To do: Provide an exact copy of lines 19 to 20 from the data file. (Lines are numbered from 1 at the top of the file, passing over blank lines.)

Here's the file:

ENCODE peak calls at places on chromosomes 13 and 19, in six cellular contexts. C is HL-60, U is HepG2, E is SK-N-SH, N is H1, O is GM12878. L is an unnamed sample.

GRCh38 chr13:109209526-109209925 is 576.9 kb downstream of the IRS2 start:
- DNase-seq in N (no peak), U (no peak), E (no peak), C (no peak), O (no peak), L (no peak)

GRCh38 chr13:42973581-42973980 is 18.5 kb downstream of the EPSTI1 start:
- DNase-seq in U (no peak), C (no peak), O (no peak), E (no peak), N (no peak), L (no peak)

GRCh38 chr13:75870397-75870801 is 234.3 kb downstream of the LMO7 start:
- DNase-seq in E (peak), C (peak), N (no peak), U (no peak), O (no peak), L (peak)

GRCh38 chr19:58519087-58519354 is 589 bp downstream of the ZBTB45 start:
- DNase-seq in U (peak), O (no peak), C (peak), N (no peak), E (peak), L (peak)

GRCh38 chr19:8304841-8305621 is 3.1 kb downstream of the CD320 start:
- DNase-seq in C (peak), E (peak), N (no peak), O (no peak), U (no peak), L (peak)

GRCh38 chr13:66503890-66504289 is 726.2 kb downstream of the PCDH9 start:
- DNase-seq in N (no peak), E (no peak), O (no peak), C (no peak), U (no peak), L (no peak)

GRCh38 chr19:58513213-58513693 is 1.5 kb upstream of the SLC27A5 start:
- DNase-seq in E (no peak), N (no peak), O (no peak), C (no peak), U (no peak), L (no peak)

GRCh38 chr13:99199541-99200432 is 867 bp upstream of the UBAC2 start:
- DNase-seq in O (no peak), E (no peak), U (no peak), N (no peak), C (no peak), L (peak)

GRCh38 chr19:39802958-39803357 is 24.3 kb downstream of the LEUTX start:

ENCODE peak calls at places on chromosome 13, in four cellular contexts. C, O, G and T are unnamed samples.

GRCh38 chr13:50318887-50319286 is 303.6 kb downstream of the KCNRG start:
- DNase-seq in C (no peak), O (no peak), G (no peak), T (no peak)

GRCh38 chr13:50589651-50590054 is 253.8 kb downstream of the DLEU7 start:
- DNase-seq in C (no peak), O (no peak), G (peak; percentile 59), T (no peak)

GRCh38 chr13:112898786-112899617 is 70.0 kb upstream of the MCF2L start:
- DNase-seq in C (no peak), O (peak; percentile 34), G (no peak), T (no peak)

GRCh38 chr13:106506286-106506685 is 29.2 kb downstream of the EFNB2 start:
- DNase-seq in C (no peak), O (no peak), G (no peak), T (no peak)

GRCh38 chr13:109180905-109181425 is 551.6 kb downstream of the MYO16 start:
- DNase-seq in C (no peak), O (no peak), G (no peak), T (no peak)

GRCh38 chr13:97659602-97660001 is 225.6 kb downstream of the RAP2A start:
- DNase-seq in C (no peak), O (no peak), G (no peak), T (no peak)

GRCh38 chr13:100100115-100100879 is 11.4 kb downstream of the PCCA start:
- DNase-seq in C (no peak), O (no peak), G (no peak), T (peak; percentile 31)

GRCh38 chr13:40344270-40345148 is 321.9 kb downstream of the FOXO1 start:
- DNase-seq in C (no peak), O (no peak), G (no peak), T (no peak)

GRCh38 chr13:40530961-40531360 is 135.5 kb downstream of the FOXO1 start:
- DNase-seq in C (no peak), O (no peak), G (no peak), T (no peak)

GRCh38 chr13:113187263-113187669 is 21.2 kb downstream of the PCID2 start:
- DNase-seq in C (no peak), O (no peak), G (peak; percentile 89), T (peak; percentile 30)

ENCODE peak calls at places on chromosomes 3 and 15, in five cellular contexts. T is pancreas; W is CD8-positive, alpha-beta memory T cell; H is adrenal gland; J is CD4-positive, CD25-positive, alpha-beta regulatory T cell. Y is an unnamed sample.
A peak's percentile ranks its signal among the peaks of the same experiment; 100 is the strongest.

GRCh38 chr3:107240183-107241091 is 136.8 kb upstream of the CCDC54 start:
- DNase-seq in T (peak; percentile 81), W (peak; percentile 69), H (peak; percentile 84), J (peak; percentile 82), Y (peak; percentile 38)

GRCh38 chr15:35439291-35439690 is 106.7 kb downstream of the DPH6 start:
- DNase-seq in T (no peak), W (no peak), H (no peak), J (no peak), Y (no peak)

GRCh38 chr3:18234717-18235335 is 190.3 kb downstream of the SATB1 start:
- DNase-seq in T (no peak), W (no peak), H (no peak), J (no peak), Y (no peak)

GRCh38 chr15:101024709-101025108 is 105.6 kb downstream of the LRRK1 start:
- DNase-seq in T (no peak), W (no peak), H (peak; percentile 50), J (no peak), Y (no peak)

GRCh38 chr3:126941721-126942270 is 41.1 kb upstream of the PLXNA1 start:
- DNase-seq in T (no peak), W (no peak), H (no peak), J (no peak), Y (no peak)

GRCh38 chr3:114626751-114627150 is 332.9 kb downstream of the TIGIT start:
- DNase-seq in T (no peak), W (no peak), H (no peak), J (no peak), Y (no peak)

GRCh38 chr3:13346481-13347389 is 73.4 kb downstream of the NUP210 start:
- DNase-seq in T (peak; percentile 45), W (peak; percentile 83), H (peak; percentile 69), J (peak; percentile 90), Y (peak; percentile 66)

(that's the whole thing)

ENCODE peak calls at places on chromosome 13, in four cellular contexts. C, O, G and T are unnamed samples.

GRCh38 chr13:50318887-50319286 is 303.6 kb downstream of the KCNRG start: